Chris (Cripps) doesn’t fly well. With a bandana over her eyes, she rests her head on her husband Tony’s (Tim Roth) lap. As their large passenger plane lands in Sweden. They got in the car and headed for the ferry that would take them to the island of Fario. Where influential director Ingmar Bergman lived and wrote and shot his films.
In our reality, Bergman wants his home and workspace to be open to other artists:
And the truth is Bergman Island, Tony and Chris take advantage of this. A woman visits the house they will be living in, and the bedroom. They will be occupying is the same bedroom Bergman used to film scenes from a Marriage. “The film that brought millions of people to divorce,” he emphasized. He then brings Tony to show him what to do with garbage collection because Swedes take recycling seriously.
Tony and Chris were given pens with replaceable ink cartridges, laptops, and computers, writing scripts for their projects. The island is very calm, serene and beautiful. You’ll be watching Bergman movies at Bergman’s private 35mm film screenings and riding bicycles.
Background touch: They have a baby girl named June who has returned home with her grandmother. Tony is a well-known director. He attended the screening of one of his films and had a Q&A with fantastic fans.
They have to go on a Bergman safari together – yes. A bus tour of Bergman’s many dark and intimate dramas exists, but Tony ends up going alone. While Chris enjoys an off-road tour thanks to a friendly young student from Hampus (Hampus Nordenson). With whom he shares a not-so-skinny bottle of cider and gravy.
Chris approaches Tony’s desk when he’s not there, flipping through his notebook and glancing at a sketch of a woman in a submissive pose. We later found out that this was a minor breach of confidentiality. As she never shared her work with him, although she says her new script is about “unseen things between couples.”
That’s as much as Bergman on his part.
However, she does share everything she has written with him. In this case, her latest story is about Amy (Mia Wasikowska) reconnecting with her ex-boyfriend Joseph (Anders Danielsen Lee). When mutual friends get married on an island there. Fårö tells us that Chris’ bride is neither a Bergman fan nor a big fan of irony. Bergman Island gets lost in Amy’s story, narrated by Chris, who doesn’t know the ending yet. Is there one?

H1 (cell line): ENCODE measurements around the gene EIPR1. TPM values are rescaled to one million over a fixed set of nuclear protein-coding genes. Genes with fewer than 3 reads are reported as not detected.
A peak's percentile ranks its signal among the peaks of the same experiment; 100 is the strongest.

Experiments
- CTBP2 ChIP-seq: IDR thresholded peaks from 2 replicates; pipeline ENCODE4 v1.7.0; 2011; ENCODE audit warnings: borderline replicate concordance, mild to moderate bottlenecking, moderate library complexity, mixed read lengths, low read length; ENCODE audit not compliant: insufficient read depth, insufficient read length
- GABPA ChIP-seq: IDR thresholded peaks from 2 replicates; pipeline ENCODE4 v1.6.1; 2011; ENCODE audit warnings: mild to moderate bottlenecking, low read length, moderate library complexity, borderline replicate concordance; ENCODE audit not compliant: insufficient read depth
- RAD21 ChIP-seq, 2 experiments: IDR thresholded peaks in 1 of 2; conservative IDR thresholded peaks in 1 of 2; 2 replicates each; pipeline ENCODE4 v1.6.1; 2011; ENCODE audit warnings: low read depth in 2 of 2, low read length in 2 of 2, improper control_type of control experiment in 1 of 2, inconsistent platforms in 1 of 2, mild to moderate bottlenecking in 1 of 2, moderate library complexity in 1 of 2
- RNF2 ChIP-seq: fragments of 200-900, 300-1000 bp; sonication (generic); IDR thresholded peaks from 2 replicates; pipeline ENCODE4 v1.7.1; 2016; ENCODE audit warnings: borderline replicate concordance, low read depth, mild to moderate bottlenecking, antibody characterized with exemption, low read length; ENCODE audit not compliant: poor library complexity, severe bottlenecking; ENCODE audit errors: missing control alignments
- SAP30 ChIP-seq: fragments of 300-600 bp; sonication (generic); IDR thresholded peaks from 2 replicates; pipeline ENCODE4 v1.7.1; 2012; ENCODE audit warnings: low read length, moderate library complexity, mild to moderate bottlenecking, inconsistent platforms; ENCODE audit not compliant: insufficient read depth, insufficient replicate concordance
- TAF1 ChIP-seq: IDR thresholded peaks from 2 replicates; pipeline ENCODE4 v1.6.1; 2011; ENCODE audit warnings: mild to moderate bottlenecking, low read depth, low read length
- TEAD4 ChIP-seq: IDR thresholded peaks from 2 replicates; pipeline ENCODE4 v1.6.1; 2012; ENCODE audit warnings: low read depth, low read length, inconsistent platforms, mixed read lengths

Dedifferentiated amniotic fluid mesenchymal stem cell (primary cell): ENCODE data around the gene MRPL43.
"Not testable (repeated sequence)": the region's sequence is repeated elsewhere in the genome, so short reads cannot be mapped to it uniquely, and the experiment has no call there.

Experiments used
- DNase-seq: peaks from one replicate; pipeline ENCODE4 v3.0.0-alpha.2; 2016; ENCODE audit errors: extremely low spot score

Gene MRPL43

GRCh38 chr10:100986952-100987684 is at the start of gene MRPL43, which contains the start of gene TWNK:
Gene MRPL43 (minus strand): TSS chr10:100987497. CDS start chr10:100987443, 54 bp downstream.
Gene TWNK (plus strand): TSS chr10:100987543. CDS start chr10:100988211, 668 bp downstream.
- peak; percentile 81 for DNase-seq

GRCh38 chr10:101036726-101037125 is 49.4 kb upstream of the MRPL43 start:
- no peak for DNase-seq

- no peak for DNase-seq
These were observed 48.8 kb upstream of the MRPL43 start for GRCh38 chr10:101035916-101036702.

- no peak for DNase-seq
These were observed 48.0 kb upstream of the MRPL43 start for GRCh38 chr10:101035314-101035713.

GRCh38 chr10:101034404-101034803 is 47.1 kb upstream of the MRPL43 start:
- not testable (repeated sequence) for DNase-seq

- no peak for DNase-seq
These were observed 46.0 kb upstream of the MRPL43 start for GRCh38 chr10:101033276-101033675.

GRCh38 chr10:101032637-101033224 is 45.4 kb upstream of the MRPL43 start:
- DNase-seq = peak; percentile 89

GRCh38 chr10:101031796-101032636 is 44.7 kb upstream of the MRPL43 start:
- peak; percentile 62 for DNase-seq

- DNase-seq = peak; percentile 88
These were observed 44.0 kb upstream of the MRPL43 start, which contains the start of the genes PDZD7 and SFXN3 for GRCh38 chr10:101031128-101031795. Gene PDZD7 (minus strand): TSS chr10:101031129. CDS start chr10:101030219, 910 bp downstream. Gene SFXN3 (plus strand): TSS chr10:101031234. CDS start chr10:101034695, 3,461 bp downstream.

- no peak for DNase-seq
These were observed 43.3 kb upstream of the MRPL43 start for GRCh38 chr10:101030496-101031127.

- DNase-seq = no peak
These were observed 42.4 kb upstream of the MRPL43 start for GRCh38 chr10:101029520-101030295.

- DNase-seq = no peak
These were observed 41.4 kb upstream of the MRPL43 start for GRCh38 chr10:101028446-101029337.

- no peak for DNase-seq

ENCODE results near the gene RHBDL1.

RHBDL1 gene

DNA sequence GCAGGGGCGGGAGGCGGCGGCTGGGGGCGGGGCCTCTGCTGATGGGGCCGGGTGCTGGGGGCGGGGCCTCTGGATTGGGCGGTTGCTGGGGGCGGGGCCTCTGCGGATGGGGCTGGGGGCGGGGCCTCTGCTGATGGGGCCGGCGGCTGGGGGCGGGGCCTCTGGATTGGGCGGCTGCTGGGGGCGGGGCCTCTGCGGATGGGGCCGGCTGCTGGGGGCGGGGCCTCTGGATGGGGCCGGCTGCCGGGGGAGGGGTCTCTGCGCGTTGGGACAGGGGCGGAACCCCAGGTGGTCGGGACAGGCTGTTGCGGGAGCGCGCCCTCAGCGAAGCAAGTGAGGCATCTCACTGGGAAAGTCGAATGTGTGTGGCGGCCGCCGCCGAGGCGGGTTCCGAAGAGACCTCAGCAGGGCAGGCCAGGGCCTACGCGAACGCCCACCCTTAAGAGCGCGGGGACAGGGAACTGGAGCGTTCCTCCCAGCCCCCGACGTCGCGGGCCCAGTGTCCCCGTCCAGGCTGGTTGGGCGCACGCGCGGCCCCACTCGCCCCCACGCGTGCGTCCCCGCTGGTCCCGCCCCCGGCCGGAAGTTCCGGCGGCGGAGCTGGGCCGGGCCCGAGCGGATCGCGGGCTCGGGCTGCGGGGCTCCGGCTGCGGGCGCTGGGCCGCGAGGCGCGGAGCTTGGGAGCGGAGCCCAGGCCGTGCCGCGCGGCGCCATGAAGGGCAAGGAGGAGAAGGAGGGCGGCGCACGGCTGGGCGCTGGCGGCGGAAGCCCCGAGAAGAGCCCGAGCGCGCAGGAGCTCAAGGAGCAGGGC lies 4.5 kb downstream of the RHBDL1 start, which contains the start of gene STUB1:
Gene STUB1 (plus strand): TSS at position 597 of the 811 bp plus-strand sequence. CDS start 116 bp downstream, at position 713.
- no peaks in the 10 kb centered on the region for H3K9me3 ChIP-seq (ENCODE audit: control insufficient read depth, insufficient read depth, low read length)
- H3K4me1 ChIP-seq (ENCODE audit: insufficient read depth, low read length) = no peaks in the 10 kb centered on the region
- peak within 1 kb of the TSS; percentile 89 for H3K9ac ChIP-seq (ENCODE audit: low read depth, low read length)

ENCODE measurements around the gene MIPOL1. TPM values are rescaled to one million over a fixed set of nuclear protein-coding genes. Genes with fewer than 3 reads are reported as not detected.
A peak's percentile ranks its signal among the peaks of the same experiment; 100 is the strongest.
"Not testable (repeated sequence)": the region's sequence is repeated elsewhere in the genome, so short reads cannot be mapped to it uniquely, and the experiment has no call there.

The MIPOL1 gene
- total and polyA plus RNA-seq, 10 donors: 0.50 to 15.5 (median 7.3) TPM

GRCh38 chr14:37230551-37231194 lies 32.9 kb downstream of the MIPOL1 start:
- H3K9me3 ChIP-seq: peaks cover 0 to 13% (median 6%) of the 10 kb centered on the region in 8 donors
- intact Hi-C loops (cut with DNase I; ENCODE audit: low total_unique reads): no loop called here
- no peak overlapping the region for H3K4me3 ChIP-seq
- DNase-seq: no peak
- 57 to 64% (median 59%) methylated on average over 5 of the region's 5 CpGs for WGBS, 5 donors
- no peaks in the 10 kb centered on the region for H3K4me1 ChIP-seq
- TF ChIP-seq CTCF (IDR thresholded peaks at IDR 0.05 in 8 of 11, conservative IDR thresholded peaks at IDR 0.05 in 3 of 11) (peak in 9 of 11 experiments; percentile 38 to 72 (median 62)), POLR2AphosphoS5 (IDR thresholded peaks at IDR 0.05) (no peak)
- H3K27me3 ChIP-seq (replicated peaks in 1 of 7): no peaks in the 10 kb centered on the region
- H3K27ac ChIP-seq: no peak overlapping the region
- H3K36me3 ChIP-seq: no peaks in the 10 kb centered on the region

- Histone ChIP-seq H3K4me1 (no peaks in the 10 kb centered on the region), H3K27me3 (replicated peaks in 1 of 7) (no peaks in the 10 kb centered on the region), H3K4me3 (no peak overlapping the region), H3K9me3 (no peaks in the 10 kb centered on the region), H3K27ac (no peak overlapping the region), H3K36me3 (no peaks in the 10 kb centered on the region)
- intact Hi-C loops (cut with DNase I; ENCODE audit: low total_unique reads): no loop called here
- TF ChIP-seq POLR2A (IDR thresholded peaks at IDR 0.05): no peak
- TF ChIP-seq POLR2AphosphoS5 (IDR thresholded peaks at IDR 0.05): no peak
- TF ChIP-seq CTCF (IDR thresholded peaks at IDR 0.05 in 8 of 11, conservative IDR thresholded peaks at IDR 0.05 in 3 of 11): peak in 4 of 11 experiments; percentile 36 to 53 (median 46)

You’d be stupid not to see Bergman Island in the context of Tony and Chris’ relationship. Werner Herzog calls it “local voodoo” – perhaps the indescribable feeling you get in a situation of being. For lack of a better word, “haunted” by what happened before.
But what if that place is a place of imaginary marital discord? An imaginary marital feud dictated by local legends inspires countless broken relationships? Fictional adultery perhaps inspired by the real-life Bergman? Bergman’s odd facts are part of the dialogue here.
Married five times and divorced four times, he has nine children by six women; how he made 25 films at the age of 42 and loved his job so much that he didn’t have time to be a father. How one of his children actually didn’t even know he was their father for the first few years of their life.
As I said – layers. And, story after story, Chris’ script adds an extra layer to Bergman Island. Significantly when the two stories overlap, as Amy seems to be a continuation of Chris, or perhaps more specifically, the part of him buried within. When Chris tells Tony’s story, we can interpret the visual representations we see – Vasikovska and Lee playing the characters, reflecting their consciousness.
Tony can’t really see it, but we actually can.
The level of intimacy we have with Chris hints at his more profound discontent with Tony, bringing the earlier scenes – for example, the scene where he barely responds to his s*xual overtures – to a darker tone. Their partnership looks good, with arguments and parenting moments and communication issues. Still, here they are in the enlightened land of Bergman, where the site’s legendary founder and creative cultivator will indeed insist on burning it all down.
Hansen-Love shows excellent control over this complex material. Working in tandem with Cripps’ depiction, it achieves narrative clarity even as the main story and story-within-a-story intersect visually and thematically during a particularly intense third act. But the conclusions he came to were impressive; Bergman’s collision of our reality with Chris’ fictional reality and Amy’s fictional reality is blurry and scattered.
Fear not, Bergman Island isn’t just the film itself, an ode to cinematic art like The Island. And the degrading Monk or The Artist (and far too many of them) – and let’s face it, will only capture explicit references to the Bergman films. Cinema niche. No, it’s too intelligent to be meta.
He sees the pain of the creative process, especially when it comes to personal experiences like Chris’s, and the impact such art has on relationships and oneself. Remember that an accurate determination is a myth in the movie of life. Bergman Island is a fascinating and thoughtful drama driven by Cripps’ strong writing style and captivating performance.